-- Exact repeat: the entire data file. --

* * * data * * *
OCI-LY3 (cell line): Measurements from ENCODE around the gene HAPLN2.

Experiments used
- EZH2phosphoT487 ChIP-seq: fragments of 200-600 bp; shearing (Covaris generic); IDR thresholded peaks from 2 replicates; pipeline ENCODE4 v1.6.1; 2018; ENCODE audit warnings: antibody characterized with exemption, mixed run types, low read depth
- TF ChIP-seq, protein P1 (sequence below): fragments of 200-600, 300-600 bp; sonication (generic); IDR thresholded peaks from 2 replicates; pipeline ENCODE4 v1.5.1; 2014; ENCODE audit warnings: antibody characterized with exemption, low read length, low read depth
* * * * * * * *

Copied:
OCI-LY3 (cell line): Measurements from ENCODE around the gene HAPLN2.

Experiments used
- EZH2phosphoT487 ChIP-seq: fragments of 200-600 bp; shearing (Covaris generic); IDR thresholded peaks from 2 replicates; pipeline ENCODE4 v1.6.1; 2018; ENCODE audit warnings: antibody characterized with exemption, mixed run types, low read depth
- TF ChIP-seq, protein P1 (sequence below): fragments of 200-600, 300-600 bp; sonication (generic); IDR thresholded peaks from 2 replicates; pipeline ENCODE4 v1.5.1; 2014; ENCODE audit warnings: antibody characterized with exemption, low read length, low read depth